Month: May 2019

Fondness for Power and Calibrating Justice

They promised transparency in 2016 when the New Democrats gained a fragile mandate in British Columbia after the once-floundering Green Party won three seats and pledged to support the NDP in the Legislature. It turned another general election defeat for “the left” into a one-seat majority victory.

Premier John Horgan and his round table of newly appointed cabinet ministers pledged transparency and clear-cut decision making. No more flamboyant promises with hidden or deceptive meanings. No more double entendres. Just the facts. Precise, clearly spoken or written, easily understood. All the facts. Nothing buried accidentally or deliberately.

And then last Sunday (May 26) my local newspaper, The Times-Colonist, published a report on events leading to Dulcie McCallum’s final days (1992-99) as Ombudsman of BC.

I am leaving readers to find their own way to McCallum’s version of “transparency, 1999; the dark glass version” (Comments, Page A11, May 26, 2019) while I ferret from the same article her thoughts on the more recent report of former Chief Justice Beverley McLachlin on the recent eruptive events at the Legislature.

McCallum does not question McLachlin’s findings or recommendations. She just notes that “when the McLachlin review was announced, Government House Leader Mike Farnworth said the report would be made public … But when the report was completed, government reneged … parts of the report had been redacted.”

It’s what they call “transparency through a glass darkly.”

McCallum, who now resides in Nova Scotia, writes: “After the McLachlin report was completed, the government tabled a motion in the legislature (which was passed) to seal all of the evidence submitted during her review and released a redacted report. The motion to seal the evidence may be justifiable, but not the redactions … British Columbians are entitled to see the complete report.”

She then tosses in a phrase that intrigues and demands sharper focus. The italics in the quote are mine, and so is the guess at what she meant. “Government did the right thing in taking this matter seriously with the appointment of the former chief justice. But fondness for power sometimes has a funny way of calibrating justice. Government has to finish the job by doing what’s fair and just: Release the full report.”

“Fondness for power?” Was that what McLachlin was suggesting when, in her report, she was critical of Speaker Darryl Plecas? She wrote: “It is not entirely clear why the Speaker did not bring his concerns to the attention of the clerk and sergeant at arms forthwith, as one would expect of a supervising officer, or in any event before taking the dramatic action of having them publicly expelled from the Legislative Assembly building.”

Plecas,sounding as bellicose as Donald Trump, has responded that he would have done nothing differently and Premier Horgan has refused to consider a Liberal call to replace the Speaker.”We have a Speaker,” he said during the latest flare up over Plecas’s conduct. “Darryl Plecas is the Speaker of the Legislative Assembly and he will be until such time as he decides not to be.”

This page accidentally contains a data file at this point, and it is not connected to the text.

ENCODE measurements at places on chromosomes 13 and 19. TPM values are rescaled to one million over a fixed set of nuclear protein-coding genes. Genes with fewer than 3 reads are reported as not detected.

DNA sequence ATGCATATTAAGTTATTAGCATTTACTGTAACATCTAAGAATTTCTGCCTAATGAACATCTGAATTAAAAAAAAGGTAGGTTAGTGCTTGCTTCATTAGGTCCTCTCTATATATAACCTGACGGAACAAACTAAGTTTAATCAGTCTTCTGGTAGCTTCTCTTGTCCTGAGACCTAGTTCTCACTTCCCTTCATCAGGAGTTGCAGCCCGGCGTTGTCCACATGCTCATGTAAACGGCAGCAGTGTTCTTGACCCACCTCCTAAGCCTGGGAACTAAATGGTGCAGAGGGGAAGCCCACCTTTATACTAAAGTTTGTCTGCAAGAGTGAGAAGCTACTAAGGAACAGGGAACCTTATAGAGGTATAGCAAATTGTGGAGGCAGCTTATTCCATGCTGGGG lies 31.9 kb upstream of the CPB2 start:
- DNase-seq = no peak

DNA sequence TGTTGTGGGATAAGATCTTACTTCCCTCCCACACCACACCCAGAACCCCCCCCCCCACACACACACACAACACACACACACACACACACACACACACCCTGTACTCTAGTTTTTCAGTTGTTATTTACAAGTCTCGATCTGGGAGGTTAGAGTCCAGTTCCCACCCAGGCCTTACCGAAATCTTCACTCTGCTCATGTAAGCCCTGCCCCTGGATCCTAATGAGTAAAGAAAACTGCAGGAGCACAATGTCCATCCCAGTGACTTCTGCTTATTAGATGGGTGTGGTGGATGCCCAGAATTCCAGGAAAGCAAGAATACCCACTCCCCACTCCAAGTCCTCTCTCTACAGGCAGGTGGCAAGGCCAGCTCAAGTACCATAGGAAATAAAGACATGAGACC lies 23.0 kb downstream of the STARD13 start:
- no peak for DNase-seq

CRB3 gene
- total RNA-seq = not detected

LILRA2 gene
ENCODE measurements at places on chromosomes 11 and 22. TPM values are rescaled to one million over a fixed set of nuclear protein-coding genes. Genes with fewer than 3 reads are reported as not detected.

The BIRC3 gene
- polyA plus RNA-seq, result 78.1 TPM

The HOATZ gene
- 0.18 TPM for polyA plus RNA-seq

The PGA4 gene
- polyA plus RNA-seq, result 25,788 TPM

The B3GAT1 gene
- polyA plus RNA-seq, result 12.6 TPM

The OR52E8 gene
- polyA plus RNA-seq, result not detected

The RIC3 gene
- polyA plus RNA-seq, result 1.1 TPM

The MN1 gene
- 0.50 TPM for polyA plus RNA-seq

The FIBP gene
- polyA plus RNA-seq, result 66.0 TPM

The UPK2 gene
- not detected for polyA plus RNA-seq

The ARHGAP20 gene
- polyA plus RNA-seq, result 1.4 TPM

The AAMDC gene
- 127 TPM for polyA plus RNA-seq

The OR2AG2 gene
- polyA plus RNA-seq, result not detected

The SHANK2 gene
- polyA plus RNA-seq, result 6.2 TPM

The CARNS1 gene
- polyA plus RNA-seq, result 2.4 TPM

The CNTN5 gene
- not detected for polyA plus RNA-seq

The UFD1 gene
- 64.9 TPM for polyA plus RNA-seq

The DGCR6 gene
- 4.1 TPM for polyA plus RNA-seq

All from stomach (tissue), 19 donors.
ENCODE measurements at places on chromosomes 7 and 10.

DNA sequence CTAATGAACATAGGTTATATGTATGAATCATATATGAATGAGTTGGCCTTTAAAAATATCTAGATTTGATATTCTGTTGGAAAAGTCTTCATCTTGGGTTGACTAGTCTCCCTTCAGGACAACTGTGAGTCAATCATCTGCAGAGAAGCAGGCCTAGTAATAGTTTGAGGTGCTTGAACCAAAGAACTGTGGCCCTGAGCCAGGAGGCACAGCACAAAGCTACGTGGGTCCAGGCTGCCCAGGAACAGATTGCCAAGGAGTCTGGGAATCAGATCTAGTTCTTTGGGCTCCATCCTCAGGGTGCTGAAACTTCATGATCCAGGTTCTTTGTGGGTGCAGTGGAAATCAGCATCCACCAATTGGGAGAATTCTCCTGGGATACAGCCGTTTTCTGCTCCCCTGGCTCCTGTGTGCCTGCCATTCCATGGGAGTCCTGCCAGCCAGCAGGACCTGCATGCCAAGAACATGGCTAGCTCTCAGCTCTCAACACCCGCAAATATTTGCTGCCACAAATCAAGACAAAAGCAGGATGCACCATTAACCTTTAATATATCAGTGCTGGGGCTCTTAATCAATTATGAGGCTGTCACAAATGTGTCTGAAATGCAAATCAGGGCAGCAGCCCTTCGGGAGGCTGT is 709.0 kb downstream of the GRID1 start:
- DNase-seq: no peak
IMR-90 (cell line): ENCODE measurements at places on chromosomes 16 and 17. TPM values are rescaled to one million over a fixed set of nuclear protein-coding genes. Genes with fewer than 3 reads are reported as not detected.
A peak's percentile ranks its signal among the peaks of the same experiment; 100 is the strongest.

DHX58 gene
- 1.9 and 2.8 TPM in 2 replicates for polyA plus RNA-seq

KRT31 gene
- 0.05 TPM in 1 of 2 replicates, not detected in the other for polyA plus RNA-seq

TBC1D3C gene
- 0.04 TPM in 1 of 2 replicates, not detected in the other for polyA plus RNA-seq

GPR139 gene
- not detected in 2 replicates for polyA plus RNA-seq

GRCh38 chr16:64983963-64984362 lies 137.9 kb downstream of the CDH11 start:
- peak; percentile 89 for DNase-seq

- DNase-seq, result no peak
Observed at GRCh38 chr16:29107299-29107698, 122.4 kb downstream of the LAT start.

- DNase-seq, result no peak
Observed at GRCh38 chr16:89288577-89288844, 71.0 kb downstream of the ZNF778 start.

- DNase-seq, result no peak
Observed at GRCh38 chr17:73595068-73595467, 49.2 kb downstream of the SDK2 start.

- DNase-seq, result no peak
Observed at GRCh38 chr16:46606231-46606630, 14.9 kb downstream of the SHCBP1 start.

Could that be a case of a fondness for power being a funny way to calibrate justice? Just asking.

McLachlin was not as supportive in her report: “What emerges from the evidence is that the Speaker viewed the matters that concerned him through the lens of a police investigation and criminal prosecution rather than the lens of an administrator. He seems to have seen his task as having to build a credible criminal-type case … rather than promptly confronting and correcting the administrative practices that he questioned. He focused on an investigatory line of inquiry at the expense of his duty to ensure that the affairs of the Legislative Assembly were properly administered on a current basis.”

Will the Legislative Assembly, the only “boss” the Speaker has, understand the warning McLachlin appears to voice when she reminds Speaker Plecas that he is where he is to “promptly confront and correct questionable administrative practices” not act as investigator, prosecutor, judge and jury.

His/her Standing Order 9, first rule is clear:”The Speaker shall preserve order and decorum.” Without them even a Premier protected Speaker becomes as “sounding brass and tinkling cymbal.”‘

And, may all politicians, whichever flag they follow, one day come to understand that voters can be trusted with fully transparent reports and revelations. We’re not really dumb come election time. We can even remember your names and the promises you could and should have kept.

A CLOUD OF GOLDEN ????’s

Well, we had hardly finished British Columbia’s annual flower count when “thank you” notes from Ottawa started arriving.

We don’t get many of those out here in the golden west; not even when we send bunches of freshly picked daffodils to friends and families still locked in ice and snow. Sometimes, especially from old friends or loving family members, the thanks are strangely expressed in photos of a single finger threateningly extended.

This year, on the day the capital city Victoria celebrated the old Queen’s birthday, a chap from Ottawa, Marc Miller, flew into town and handed us a cheque for $15.3 million. Mr. Miller was introduced as Parliamentary Secretary to the Minister of Crown-Indigenous Relations.

He said the money came from the Disaster Mitigation and Adaption Fund and would be used to update, replace and refurbish water, sanitary sewer and storm drain collection systems. With existing systems up to 100 years old and climate change and global warming in these parts accelerating at twice the speed of the global average, there is an urgency to the project.